United States v. Johnson, No. 21-3113 (10th Cir. 2022)Annotate this Case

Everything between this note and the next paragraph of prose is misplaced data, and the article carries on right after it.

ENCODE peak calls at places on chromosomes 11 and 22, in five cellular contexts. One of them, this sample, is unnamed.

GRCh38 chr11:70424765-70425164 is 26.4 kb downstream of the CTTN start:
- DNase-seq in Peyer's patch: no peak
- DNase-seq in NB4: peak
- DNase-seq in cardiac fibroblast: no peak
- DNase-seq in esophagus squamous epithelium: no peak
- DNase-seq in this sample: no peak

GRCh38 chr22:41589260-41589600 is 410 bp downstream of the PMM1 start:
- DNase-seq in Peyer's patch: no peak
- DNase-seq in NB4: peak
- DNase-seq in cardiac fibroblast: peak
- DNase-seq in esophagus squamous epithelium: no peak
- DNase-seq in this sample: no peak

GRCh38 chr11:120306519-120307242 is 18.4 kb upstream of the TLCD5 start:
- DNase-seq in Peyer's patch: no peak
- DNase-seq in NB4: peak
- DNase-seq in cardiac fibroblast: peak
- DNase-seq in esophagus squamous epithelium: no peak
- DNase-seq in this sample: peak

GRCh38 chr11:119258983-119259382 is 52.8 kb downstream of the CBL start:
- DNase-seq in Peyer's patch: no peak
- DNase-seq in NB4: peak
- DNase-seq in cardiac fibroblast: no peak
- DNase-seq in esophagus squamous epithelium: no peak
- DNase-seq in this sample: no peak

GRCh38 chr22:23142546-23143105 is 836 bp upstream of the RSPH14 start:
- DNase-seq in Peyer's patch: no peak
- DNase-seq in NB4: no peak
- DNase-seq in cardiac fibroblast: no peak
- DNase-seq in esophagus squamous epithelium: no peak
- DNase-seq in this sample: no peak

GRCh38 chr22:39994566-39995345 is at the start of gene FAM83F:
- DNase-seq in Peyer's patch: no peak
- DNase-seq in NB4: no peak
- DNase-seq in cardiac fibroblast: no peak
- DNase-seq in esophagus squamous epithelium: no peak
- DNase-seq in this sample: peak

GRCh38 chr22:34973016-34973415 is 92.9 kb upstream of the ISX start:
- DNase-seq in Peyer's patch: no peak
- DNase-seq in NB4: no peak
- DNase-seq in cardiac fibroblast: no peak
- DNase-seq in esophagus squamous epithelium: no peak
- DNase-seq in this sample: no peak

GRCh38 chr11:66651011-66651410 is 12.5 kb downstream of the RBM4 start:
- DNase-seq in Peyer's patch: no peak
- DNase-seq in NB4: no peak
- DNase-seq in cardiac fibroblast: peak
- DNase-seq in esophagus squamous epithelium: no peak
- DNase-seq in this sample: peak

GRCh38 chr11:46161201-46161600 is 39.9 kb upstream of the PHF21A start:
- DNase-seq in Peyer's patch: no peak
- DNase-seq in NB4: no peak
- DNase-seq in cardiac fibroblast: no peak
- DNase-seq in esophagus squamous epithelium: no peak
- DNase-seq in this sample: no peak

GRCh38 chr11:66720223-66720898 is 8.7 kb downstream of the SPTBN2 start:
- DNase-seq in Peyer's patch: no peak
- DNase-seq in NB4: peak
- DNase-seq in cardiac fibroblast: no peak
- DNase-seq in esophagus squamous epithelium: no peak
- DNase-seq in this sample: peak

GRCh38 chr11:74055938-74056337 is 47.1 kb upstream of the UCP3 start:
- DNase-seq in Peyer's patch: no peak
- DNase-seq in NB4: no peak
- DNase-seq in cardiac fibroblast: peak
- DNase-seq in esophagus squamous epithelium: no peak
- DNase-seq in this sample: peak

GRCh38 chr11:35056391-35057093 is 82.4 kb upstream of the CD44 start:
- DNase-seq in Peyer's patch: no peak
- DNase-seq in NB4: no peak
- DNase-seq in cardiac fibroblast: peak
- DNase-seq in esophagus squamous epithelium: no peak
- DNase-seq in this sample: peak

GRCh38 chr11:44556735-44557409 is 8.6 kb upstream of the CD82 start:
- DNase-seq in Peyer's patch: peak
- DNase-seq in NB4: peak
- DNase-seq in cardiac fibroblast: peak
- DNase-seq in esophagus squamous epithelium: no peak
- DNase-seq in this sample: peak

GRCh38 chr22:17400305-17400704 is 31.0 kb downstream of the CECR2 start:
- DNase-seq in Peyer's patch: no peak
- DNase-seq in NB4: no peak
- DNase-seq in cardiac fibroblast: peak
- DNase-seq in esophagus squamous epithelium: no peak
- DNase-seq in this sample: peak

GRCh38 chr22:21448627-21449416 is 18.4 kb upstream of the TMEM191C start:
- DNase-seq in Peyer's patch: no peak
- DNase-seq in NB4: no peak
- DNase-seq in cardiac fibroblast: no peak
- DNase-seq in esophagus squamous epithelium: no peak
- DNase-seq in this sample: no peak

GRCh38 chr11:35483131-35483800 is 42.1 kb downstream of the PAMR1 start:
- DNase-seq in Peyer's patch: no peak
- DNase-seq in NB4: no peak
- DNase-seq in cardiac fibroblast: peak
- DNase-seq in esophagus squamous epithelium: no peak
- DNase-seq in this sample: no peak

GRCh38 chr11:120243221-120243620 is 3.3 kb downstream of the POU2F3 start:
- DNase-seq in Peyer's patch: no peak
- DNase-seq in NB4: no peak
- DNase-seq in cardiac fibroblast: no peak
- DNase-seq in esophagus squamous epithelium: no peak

Defendant-appellant Larry Johnson was convicted by a jury for possessing a firearm and possessing crack cocaine with the intent to distribute. He sought to overturn his firearms convictions, arguing the trial court erred in instructing the jury on constructive possession. The Tenth Circuit found no plain error, finding that had the jury been given the proper instruction, it would have concluded nonetheless Johnson had both actual and constructive possession of the firearm: after police pulled Johnson over for a traffic violation, they saw a black pistol on the driver's seat where he had been sitting. "Johnson had been exerting physical control over the firearm by sitting on it." Further, the Court found Johnson was in constructive possession of the firearm based on physical contact; the fact the firearm was loaded; his previous statement admitting to possessing a firearm to aid in drug trafficking; and his simultaneous possession of drugs for distribution.